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Patterns of opioid use for chronic noncancer pain in the Veterans Health Administration from 2009 to 2011

Edlund, Mark, J.a,b,*; Austen, Mark, A.c; Sullivan, Mark, D.d; Martin, Bradley, C.c,e; Williams, James, S.c; Fortney, John, C.c,f,g; Hudson, Teresa, J.c,f

doi: 10.1016/j.pain.2014.08.033
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Among Veterans Health Administration patients with chronic noncancer pain, chronic opioid therapy occurs frequently, but the median daily dose is usually modest.

Although opioids are frequently prescribed for chronic noncancer pain (CNCP) among Veterans Health Administration (VHA) patients, little has been reported on national opioid prescribing patterns in the VHA. Our objective was to better characterize the dosing and duration of opioid therapy for CNCP in the VHA. We analyzed national VHA administrative and pharmacy data for fiscal years 2009 to 2011. For individuals with CNCP diagnoses and any opioid use in the fiscal year, we calculated the distribution of individual mean daily opioid dose, individual total days covered with opioids in a year, and individual total opioid dose in a year. We also investigated the factors associated with being in the top 5% of individuals for total opioid dose in a year, which we term receipt of high-volume opioids. About half of the patients with CNCP received opioids in a given fiscal year. The median daily dose was 21 mg morphine equivalents. Approximately 4.5% had a mean daily dose higher than 120 mg morphine equivalents. The median days covered in a year was 115 to 120 days in these years for those receiving opioids. Fifty-seven percent had at least 90 days covered with opioids per year. Major depression and posttraumatic stress disorder were positively associated with receiving high-volume opioids, but nonopioid substance use disorders were not. Among VHA patients with CNCP, chronic opioid therapy occurs frequently, but for most patients, the average daily dose is modest. Doses and duration of therapy were unchanged from 2009 to 2011.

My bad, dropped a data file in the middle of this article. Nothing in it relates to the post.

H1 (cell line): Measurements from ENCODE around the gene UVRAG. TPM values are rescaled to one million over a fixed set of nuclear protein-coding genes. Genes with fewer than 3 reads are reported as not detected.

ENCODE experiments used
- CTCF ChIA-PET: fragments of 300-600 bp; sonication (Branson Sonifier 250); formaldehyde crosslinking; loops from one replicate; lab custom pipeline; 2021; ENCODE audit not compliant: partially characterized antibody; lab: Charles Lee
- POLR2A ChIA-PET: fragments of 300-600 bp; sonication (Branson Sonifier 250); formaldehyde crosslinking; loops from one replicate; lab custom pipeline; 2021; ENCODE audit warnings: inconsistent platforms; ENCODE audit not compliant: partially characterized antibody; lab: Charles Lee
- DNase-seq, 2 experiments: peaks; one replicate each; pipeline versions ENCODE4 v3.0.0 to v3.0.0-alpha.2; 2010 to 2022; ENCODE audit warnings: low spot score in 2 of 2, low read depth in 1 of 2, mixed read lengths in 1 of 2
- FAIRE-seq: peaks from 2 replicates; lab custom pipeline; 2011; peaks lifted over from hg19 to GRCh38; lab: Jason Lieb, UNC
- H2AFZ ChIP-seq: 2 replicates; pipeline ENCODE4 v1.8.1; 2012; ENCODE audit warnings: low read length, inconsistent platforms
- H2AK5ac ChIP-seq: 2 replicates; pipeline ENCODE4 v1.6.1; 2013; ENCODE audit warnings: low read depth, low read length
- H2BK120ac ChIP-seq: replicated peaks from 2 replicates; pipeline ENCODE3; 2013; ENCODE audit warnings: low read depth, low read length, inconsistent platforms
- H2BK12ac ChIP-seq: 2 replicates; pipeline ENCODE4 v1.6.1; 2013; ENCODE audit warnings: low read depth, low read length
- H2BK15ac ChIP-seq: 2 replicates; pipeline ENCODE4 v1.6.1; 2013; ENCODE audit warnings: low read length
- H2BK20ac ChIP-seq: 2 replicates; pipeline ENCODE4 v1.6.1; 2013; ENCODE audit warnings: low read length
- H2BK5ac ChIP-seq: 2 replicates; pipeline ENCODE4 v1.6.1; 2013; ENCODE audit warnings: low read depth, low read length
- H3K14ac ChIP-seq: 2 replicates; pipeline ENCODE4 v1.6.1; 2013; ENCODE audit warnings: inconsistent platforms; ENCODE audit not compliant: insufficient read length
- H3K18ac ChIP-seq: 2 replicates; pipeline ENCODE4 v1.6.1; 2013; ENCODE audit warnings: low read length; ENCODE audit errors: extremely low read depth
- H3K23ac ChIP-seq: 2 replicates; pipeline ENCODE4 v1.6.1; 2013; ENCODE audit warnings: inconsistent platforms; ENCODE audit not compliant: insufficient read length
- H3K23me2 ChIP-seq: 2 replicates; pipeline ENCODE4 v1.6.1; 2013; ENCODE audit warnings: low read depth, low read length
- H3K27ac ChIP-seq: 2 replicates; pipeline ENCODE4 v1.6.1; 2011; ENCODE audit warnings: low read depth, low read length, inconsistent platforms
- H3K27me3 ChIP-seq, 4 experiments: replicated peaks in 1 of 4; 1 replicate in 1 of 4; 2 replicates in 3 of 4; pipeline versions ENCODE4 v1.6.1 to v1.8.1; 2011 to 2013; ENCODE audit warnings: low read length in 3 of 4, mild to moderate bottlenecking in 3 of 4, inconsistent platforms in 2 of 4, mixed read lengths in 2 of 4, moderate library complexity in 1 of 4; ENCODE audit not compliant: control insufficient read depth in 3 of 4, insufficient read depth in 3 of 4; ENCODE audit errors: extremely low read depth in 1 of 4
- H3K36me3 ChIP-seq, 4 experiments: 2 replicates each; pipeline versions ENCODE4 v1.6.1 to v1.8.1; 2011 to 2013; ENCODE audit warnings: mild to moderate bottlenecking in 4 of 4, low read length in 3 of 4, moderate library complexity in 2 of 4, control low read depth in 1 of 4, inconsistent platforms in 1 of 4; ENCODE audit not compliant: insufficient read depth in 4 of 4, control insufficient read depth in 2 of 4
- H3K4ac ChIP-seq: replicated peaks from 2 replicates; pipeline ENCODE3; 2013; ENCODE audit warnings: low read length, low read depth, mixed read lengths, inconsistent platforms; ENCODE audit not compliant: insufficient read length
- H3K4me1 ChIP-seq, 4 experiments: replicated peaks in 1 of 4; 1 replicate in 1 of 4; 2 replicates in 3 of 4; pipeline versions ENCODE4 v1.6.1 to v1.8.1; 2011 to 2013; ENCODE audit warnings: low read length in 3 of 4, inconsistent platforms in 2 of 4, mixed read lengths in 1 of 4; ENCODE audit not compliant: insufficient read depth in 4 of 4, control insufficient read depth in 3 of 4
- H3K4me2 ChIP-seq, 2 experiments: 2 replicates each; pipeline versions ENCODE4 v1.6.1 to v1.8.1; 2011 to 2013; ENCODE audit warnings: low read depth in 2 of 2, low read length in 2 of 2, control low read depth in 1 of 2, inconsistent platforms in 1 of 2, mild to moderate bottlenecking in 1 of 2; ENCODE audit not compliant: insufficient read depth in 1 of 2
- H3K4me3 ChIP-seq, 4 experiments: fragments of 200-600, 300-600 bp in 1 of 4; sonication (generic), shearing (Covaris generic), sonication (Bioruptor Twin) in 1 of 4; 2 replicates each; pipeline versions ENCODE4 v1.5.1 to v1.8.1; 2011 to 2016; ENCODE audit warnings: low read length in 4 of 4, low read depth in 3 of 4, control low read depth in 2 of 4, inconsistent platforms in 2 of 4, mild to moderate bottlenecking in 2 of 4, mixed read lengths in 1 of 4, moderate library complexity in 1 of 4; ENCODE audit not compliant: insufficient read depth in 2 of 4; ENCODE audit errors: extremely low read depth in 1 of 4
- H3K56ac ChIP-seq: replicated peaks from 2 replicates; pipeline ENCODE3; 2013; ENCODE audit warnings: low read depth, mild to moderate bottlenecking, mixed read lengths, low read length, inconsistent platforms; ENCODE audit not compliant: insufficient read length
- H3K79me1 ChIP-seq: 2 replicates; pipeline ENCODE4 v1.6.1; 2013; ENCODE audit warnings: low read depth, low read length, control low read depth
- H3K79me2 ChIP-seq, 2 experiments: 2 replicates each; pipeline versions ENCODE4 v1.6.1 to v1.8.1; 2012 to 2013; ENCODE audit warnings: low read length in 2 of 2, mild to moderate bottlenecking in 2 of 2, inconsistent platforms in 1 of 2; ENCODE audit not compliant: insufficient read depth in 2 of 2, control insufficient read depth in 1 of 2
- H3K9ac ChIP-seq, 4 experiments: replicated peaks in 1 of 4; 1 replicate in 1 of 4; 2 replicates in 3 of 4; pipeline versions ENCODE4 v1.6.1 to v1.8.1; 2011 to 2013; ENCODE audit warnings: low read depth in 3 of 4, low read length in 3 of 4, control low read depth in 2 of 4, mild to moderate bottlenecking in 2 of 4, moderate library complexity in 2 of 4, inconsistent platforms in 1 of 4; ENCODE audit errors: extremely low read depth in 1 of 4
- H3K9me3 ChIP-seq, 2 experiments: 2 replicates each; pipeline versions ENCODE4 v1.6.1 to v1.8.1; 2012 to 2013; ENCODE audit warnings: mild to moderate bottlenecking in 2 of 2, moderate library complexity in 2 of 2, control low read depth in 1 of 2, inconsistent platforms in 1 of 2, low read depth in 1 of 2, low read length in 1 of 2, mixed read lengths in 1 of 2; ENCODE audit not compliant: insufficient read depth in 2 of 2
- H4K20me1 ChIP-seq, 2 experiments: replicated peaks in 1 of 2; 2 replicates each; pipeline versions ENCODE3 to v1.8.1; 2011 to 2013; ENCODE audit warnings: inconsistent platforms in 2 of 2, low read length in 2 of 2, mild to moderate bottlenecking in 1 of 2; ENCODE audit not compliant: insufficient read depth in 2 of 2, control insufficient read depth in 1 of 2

aBehavioral Health Epidemiology Program, RTI International, 3040 Cornwallis Rd, PO Box 12194, Research Triangle Park, NC 27709-2194, USA

bBehavioral Health Services, St Luke’s Health System, 228 Shoup Ave W, Twin Falls, ID 83301, USA

cHSR&D Center for Mental Healthcare and Outcomes Research, Central Arkansas Veterans Healthcare System, 2200 Ft Roots Dr, Bldg 58, North Little Rock, AR 72114, USA

dDepartment of Psychiatry and Behavioral Sciences, University of Washington School of Medicine, 1959 NE Pacific St, Seattle, WA 98195-6560, USA

eDivision of Pharmaceutical Evaluation and Policy, University of Arkansas for Medical Sciences, 4301 W Markham St, #522, Little Rock, AR 72205, USA

fDepartment of Psychiatry, Division of Health Services Research, College of Medicine, University of Arkansas for Medical Sciences, 4301 W Markham St, #755, Little Rock, AR 72205, USA

gSouth Central Mental Illness, Research Education and Clinical Center, Central Arkansas Veterans Healthcare System, 2200 Ft Roots Dr, Bldg 58, North Little Rock, AR 72114, USA

*Corresponding author at: 3040 Cornwallis Rd, PO Box 12194, Research Triangle Park, NC 27709-2194, USA. Tel.: +1 (208) 308 2073; fax: +1 (208) 814 7940.

E-mail: medlund@rti.org

Submitted May 10, 2014; revised August 21, 2014; accepted August 26, 2014.

© 2014 International Association for the Study of Pain
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